The audible gasp I hear doesn’t take me by surprise—in fact, I relax after I hear it. It assures me that there won’t be any polite ignorance as we had the humility to endure multiple times before. The lady opens the door behind her and calls her kids, telling them something in English. They pile in one by one, four girls in total, and begin to stare as I had predicted.
“How long have you had this?” The lady asks my father while she pulls out a large telephone. She paces around him and winces appropriately at parts of the story.
Her camera zooms in.
He tries to stay still during the recording but I can see his pinky start to twitch as slight perspiration makes his forehead look shiny and his breath hitches when he speaks. I grab his hand to stop the shaking.
He has a mass on his right eye double the size of his fist.
When it’s time to go, my father is nearly in tears and can’t stop thanking the lady who promised to send him to India for surgery. She asked for merely a prayer in return, and my father raises his hands to the sky, pleading God for a special spot in heaven for the woman and her family. We bid everyone goodbye.
Father starts humming on the way home, and suddenly, I no longer feel the pebbles.
Freshta Rahmani is a junior at West Windsor-Plainsboro High School South in New Jersey. Her interests include playing volleyball and badminton with her siblings, writing short stories, and cooking traditional dishes with her mother. She hopes to pursue a career in writing.
Judge’s comments: The ambiance and mood set throughout this piece is impressive. The reader is transported to a foreign land through rich descriptive details and strong internal monologue. The author also cleverly includes a twist that elevates the overall plot of the story. Additionally, the opening sentence for the piece draws in the reader: “I feel the pebbles from the road digging into the soles of my feet through my paper thin shoes.” And this imagery is reflected in the story’s final statement to create a satisfying ending: “Father starts humming on the way home, and suddenly, I no longer feel the pebbles.”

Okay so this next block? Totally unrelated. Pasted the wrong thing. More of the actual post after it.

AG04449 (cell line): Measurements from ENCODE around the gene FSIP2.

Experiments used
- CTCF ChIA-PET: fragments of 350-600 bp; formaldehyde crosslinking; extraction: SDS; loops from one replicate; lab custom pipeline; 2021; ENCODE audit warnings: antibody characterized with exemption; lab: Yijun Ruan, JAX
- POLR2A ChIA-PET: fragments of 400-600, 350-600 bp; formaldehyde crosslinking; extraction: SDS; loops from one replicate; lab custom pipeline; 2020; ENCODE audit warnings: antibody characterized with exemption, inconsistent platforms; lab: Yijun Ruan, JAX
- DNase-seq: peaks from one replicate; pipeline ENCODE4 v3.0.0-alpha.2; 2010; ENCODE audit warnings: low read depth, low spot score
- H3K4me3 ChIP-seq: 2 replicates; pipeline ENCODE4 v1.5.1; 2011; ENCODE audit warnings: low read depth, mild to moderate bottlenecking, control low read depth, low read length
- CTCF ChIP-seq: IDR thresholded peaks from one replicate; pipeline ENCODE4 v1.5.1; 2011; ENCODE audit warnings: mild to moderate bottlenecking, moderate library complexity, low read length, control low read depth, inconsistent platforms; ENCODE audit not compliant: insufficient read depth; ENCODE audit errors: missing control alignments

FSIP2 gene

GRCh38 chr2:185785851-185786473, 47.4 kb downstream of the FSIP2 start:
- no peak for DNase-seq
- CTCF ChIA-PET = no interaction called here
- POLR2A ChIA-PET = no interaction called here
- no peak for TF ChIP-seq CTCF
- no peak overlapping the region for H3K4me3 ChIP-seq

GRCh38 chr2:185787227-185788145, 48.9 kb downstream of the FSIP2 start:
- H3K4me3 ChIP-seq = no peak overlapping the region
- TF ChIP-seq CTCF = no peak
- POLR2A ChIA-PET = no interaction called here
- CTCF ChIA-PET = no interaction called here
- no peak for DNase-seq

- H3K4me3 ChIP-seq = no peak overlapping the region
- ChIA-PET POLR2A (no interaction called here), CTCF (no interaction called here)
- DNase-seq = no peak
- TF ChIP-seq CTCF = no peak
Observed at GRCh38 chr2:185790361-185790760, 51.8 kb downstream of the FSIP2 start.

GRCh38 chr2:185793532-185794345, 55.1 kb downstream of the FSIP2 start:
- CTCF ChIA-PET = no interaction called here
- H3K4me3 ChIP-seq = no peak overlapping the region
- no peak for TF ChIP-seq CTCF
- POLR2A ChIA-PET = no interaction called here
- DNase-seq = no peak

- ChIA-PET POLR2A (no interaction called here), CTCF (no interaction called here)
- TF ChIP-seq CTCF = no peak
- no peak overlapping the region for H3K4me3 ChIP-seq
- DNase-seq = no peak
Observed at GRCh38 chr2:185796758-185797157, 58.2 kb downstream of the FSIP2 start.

by Jaimie Yue
When art class begins, the cold updraft will blow in through the open door. Sneakered feet shuffle to the storage room with the dying light bulb, water gurgles down the drain. Ethan’s teacher will lumber about. Except it doesn’t begin that way today, because Ethan’s mother asks his teacher in Mandarin when he can start drawing people. High art. Portraits. Ethan pretends not to notice his teacher’s jaw clench.
To have a comprehensive understanding of color was to understand color theory in the context of chemistry and optometry as well as visual art. But to Ethan, the meadow grass in his reference photo is just a plush green. It is the shade woven from children’s quilts and fantasy lands, honeycomb mixed with moss. Ethan mixes the colors listlessly, with his chin propped up on one hand.
He hears his teacher snap at a gaggle of giggling girls to stop talking. Ethan was supposed to work on the horse’s pelt, but his mind is on dou sha bao, red bean buns. Who knew red bean paste was actually ultramarine blue mixed with alizarin crimson and magenta?
The horse is forgotten and Ethan smears the mixture around.
When Mama first heard about Lao Lao’s stroke, four days ago, Ethan hadn’t. It wasn’t until Mama was kneading the dough for red bean buns, just a few hours ago, when she told him. She exhaled “my Mama” and “stroke” in the same breath, and never ceased kneading the dough.
“Is she okay?” Ethan had asked, stupidly, naively. There was only the rhythmic pound of the rolling pin against the dough for a few moments.
“It’s a stroke, Ethan.” Ee-sen. Mama replied, softer now, kneading the dough as if Lao Lao’s life depended on it.
Ethan opened his mouth, closed it, and searched for the words lodged in his throat. But Lao Lao was a fading face, just as Mandarin eluded him. Each character was like a snowflake on his tongue, gone in an instant. He wasn’t worried for Lao Lao, he realized. And all he could say was “I’m sorry”.
“Dui bu qi,” Ethan croaked. “I-it’s really so awful. Dui bu qi. Dui bu qi.”
Because what he couldn’t bear to see was his Mama, gone. Without Lao Lao, what would Mama become? Ethan imagined her smooth eggshell of a face shattering, splintering like glass, and the image fused his jaws shut before he could stammer out a fourth “Dui bu qi.”
If Mama was confused, she didn’t let it show. Instead, she blinked with warm, dry eyes at Ethan.
“Mei guan xi,” was all she said. It’s okay. “Now, can you please roll my sleeves up? My hands have flour on them.”
Ethan wanted to say more. He thought about how his mother’s accented English made Ethan sound like Ee-sen. He thought about the four percent chance of Mama being accepted into college in China after the Cultural Revolution and moving to America, and whether or not it was worth it if he could only mumble again and again, “I’m sorry.”
Maybe he could give this painting to Mama. They could laugh that the horse had accidentally fallen in a vat of red bean paste. He could learn more Mandarin and offer to give Lao Lao a phone call, he could, he could—